CWS Blankets help Kansas City residents brave the cold

CWSBlankets Stories

Matthew with his CWS BlanketHuddled by a small fire under an overpass, Dawn ate her warm meal and confessed, “I’d never camped a day in my life before being out here.” She is new to homelessness and credits her friend Matthew for helping her acclimate to her new situation. She told us that she once served in Operation Desert Storm, raised a family and worked as a nurse.

Dawn and Matthew are among our neighbors in Kansas City who receive support from Uplift Organization, which serves people facing homelessness. And on the night we met her, she and Matthew both received CWS Blankets. She told us that her new blanket “means more to [me] than anything.” Matthew added, “we are always needing more blankets because our neighbors aren’t always very nice and take our things.”

For a city where negative temperatures are common on winter nights, Uplift Organization is a critical support system for individuals without proper shelter. Church World Service chose to support Uplift with funding from the Heart of America CROP Hunger Walk in Kansas City Missouri in the fall of 2017. A few months later, CWS got word that some of Uplift’s clients had passed away over the holidays in below zero temperatures. We shipped 75 thick, wool CWS Blankets to Uplift for distribution to their clients.

On this particular night – when weather advisories threatened freezing rain – Uplift provided warm meals, hot chocolate and CWS Blankets before the weather hit. Volunteers told CWS staff about how people struggling with homelessness have lost toes, fingers or their lives in freezing temperatures. Kansas City has a population of just under half a million people, and most of those residents can turn on the local news or use their cell phone weather app to know when a storm is coming. For the residents of Kansas City who don’t have a home with a tv or a cell phone, Uplift is the weather service, warning of the weather to come and giving necessary provisions.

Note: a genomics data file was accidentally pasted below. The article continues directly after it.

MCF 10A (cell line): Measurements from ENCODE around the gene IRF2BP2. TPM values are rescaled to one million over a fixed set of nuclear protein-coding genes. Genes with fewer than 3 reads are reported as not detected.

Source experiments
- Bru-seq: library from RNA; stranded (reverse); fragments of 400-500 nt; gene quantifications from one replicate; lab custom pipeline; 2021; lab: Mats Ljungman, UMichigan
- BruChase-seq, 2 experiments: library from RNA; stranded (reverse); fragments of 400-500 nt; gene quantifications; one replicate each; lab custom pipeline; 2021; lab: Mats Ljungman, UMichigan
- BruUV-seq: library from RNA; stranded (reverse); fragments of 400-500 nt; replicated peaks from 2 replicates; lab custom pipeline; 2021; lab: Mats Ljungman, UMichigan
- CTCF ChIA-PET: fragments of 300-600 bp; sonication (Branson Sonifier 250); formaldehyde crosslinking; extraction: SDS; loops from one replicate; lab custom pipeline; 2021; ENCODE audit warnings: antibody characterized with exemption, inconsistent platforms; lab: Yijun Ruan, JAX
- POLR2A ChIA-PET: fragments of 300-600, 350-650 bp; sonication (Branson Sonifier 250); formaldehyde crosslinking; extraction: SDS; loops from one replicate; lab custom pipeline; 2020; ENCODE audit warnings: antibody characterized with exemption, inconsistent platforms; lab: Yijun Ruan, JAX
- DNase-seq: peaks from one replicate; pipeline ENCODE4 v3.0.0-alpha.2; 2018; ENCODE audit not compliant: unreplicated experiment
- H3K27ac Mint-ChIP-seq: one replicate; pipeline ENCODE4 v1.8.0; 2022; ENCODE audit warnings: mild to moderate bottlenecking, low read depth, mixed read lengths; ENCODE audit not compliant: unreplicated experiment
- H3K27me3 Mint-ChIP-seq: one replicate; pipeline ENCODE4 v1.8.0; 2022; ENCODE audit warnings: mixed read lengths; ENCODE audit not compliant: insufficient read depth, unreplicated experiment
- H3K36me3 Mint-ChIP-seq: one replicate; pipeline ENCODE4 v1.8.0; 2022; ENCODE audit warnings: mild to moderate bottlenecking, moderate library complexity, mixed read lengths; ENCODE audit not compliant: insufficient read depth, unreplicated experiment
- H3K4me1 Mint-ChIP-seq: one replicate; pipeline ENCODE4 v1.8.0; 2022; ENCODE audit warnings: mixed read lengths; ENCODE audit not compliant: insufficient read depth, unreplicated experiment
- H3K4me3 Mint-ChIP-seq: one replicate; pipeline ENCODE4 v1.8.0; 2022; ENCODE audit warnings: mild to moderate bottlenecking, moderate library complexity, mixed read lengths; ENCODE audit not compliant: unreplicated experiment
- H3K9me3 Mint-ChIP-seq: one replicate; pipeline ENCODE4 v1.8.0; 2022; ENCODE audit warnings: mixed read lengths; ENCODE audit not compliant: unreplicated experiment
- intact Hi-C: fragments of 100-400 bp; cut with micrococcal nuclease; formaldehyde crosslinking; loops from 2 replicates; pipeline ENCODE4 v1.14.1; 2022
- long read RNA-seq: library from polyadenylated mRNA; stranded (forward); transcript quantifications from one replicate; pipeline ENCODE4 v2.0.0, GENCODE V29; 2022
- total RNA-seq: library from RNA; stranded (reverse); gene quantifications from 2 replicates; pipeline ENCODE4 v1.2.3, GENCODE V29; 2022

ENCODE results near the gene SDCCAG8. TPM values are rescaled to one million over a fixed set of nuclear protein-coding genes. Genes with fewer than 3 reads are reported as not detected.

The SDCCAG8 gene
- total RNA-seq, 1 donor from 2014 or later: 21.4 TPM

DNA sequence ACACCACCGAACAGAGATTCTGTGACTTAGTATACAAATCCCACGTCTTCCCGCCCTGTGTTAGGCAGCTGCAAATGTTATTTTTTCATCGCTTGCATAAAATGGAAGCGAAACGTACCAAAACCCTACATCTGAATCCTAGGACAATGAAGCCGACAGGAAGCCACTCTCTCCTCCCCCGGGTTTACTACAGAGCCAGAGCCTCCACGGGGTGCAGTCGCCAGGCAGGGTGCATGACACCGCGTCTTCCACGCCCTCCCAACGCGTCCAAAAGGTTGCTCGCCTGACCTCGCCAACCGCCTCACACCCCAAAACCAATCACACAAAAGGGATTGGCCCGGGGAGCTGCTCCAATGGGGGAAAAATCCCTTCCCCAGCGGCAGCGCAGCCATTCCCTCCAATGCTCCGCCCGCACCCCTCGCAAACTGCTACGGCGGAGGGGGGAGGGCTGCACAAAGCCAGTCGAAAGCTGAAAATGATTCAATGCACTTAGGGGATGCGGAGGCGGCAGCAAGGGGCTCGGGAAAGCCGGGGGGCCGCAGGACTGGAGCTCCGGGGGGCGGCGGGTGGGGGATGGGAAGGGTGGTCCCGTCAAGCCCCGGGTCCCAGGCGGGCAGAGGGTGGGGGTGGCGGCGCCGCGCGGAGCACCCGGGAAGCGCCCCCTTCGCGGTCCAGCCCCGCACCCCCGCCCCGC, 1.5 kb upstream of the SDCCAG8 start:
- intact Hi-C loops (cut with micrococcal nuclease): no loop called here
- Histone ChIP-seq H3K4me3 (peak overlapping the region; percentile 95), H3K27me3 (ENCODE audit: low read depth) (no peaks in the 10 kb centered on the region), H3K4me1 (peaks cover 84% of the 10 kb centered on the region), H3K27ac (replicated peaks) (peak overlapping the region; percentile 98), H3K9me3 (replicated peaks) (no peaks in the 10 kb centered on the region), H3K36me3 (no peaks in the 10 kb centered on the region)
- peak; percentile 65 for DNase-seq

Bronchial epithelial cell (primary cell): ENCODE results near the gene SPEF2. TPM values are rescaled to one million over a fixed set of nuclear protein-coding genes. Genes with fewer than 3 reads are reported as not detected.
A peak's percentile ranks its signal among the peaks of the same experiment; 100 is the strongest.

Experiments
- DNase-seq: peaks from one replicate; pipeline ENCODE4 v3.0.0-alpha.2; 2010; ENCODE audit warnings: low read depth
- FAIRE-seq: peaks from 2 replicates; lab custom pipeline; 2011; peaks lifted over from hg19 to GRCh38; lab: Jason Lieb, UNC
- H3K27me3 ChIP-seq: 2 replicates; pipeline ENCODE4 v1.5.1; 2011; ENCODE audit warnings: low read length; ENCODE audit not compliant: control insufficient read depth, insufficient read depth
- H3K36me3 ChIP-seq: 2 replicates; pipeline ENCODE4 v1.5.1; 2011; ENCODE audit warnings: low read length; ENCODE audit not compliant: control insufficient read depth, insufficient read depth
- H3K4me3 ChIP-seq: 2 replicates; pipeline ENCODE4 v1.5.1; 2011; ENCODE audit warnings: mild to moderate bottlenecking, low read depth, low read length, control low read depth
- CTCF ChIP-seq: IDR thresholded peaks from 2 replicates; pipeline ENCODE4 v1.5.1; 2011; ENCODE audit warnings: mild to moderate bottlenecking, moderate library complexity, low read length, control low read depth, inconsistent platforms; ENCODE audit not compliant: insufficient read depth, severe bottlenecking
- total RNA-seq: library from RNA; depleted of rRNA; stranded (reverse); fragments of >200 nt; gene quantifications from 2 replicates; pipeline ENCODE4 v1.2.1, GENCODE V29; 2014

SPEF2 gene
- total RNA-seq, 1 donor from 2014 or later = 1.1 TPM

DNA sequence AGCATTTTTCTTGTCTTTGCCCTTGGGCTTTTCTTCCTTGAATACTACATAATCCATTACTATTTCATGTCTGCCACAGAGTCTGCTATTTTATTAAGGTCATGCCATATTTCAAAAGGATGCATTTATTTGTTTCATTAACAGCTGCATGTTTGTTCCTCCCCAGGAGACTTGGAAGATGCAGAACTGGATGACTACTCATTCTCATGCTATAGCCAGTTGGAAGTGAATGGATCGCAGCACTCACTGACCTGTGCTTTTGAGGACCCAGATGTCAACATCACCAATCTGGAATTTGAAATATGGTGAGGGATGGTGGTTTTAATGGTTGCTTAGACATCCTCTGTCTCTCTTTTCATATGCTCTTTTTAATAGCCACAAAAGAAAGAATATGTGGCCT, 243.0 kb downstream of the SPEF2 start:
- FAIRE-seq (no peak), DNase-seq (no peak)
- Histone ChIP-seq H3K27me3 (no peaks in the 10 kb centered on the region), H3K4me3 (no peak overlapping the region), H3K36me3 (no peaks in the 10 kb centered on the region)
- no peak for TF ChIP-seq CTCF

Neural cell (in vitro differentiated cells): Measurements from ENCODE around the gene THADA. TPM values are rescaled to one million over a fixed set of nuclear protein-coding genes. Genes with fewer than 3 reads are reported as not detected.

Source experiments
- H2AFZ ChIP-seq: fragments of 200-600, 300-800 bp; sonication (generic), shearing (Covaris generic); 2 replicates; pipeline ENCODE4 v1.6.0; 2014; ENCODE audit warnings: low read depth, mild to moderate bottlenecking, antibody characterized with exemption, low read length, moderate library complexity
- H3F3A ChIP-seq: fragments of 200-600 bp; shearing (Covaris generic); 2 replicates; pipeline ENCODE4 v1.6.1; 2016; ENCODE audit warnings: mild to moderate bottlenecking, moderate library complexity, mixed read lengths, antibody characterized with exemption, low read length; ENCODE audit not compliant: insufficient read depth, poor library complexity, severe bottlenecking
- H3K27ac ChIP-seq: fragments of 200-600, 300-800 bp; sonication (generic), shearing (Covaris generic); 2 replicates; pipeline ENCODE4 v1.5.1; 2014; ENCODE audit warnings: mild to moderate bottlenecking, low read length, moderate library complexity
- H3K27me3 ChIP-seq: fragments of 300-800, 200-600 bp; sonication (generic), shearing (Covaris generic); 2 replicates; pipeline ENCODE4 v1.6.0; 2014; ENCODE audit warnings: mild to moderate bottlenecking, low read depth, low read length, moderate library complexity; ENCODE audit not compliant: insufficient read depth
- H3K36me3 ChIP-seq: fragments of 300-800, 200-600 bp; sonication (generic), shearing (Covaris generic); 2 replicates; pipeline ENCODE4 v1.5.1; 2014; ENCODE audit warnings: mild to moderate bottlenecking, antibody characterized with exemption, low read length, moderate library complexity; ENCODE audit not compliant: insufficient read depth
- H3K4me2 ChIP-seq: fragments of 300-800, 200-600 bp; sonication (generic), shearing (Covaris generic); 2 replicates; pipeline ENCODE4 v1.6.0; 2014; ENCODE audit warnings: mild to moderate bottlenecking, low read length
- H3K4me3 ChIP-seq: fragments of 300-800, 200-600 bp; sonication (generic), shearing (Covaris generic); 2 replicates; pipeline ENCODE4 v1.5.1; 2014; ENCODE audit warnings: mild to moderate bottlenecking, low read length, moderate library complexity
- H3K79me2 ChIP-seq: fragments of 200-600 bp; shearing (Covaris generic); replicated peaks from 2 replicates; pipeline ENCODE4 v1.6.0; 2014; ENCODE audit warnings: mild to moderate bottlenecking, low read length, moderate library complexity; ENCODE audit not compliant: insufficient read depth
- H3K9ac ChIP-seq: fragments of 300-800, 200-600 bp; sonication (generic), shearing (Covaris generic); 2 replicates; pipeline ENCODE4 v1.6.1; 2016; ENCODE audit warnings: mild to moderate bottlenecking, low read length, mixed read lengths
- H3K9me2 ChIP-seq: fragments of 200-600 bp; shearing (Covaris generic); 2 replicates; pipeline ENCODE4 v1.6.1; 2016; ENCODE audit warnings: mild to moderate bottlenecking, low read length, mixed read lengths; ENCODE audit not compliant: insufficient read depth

The president of Uplift, Kathy Dean, believes “every life is valuable; they are great people, just in a bad situation.” For Kathy, the friendship and fellowship she can extend through Uplift is why she has driven the truck every Monday for 15 years. For 27 years, Uplift has loaded up supplies and driven out to where people congregate who don’t have a place to call home. The fleet of vans go out every Monday, Wednesday and Saturday, no matter the weather, serving hundreds of people.

Shouting “Uplift” into the dark on a freezing night, Ross Dessert, one of the van drivers, exemplifies how far the volunteers will go to avoid missing anyone who could use their help. On the coldest nights, people tend to stay hunkered down and will often choose to go hungry rather than come out and brave the cold. Ross and the other volunteers won’t hesitate to venture down into camps underneath bridges. On one occasion, CWS staff witnessed Ross helping a woman who was in shorts and whose leg was injured. Ross took off his weatherproof second layer of pants and gave them to her along with gloves, a hat, blankets, a hot meal, water and hot chocolate. Ross knows most of the folks at each stop, sharing that he is a school teacher and father of six kids. He says, “[I] can’t fix everything, but I can help for a few hours.”

Some volunteers like Susan started after being referred by existing volunteers, inspired by the mercy of the mission. Others like Trinidad have been serving for many years. He started volunteering at Uplift as youth and is now a driver. Trinidad says his work with Uplift helps him to deal with Post-Traumatic Stress Disorder by sharing hope through tangible things.

Uplift’s warehouse is lined with labeled bins full of clothing, nonperishables and other supplies. Uplift takes orders if there are specific sizes of clothing items or needs. One staple that is always needed, besides the warm meal, are blankets.

Uplift exists because of the generosity of supporters who contribute time and donations. It is also bolstered by partnerships like the one with CWS. Kathy and the volunteers give their time without pay. And yet each meal is made with love, and each care package and blanket spread hope when life has been tough. We are so grateful to congregations across the United States that support the CWS Blankets program and help keep our neighbors warm.